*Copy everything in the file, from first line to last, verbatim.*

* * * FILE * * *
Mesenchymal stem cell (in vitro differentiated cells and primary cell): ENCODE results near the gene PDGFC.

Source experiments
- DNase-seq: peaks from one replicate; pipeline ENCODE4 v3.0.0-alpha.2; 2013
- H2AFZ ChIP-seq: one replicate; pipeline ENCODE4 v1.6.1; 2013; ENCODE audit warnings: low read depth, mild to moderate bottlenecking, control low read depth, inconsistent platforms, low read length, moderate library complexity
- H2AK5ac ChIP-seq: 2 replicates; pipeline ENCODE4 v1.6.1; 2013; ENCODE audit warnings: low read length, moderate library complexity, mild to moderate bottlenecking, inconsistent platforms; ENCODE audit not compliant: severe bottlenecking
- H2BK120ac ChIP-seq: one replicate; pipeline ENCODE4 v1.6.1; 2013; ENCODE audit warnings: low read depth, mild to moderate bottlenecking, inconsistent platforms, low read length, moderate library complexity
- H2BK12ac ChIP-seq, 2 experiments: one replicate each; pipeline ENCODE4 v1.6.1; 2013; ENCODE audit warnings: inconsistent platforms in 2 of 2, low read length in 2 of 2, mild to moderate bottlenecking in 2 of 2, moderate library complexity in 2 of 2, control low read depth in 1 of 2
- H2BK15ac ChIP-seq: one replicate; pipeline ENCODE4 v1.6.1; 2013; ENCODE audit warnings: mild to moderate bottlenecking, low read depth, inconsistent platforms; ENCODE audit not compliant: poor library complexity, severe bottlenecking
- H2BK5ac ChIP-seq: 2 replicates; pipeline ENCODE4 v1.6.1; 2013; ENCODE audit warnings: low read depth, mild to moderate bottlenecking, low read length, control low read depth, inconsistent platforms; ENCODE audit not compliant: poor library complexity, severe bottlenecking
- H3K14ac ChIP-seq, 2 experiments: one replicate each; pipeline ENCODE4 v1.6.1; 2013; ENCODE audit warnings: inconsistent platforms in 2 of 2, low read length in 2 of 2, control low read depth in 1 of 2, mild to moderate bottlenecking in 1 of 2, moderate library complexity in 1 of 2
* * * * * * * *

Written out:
Mesenchymal stem cell (in vitro differentiated cells and primary cell): ENCODE results near the gene PDGFC.

Source experiments
- DNase-seq: peaks from one replicate; pipeline ENCODE4 v3.0.0-alpha.2; 2013
- H2AFZ ChIP-seq: one replicate; pipeline ENCODE4 v1.6.1; 2013; ENCODE audit warnings: low read depth, mild to moderate bottlenecking, control low read depth, inconsistent platforms, low read length, moderate library complexity
- H2AK5ac ChIP-seq: 2 replicates; pipeline ENCODE4 v1.6.1; 2013; ENCODE audit warnings: low read length, moderate library complexity, mild to moderate bottlenecking, inconsistent platforms; ENCODE audit not compliant: severe bottlenecking
- H2BK120ac ChIP-seq: one replicate; pipeline ENCODE4 v1.6.1; 2013; ENCODE audit warnings: low read depth, mild to moderate bottlenecking, inconsistent platforms, low read length, moderate library complexity
- H2BK12ac ChIP-seq, 2 experiments: one replicate each; pipeline ENCODE4 v1.6.1; 2013; ENCODE audit warnings: inconsistent platforms in 2 of 2, low read length in 2 of 2, mild to moderate bottlenecking in 2 of 2, moderate library complexity in 2 of 2, control low read depth in 1 of 2
- H2BK15ac ChIP-seq: one replicate; pipeline ENCODE4 v1.6.1; 2013; ENCODE audit warnings: mild to moderate bottlenecking, low read depth, inconsistent platforms; ENCODE audit not compliant: poor library complexity, severe bottlenecking
- H2BK5ac ChIP-seq: 2 replicates; pipeline ENCODE4 v1.6.1; 2013; ENCODE audit warnings: low read depth, mild to moderate bottlenecking, low read length, control low read depth, inconsistent platforms; ENCODE audit not compliant: poor library complexity, severe bottlenecking
- H3K14ac ChIP-seq, 2 experiments: one replicate each; pipeline ENCODE4 v1.6.1; 2013; ENCODE audit warnings: inconsistent platforms in 2 of 2, low read length in 2 of 2, control low read depth in 1 of 2, mild to moderate bottlenecking in 1 of 2, moderate library complexity in 1 of 2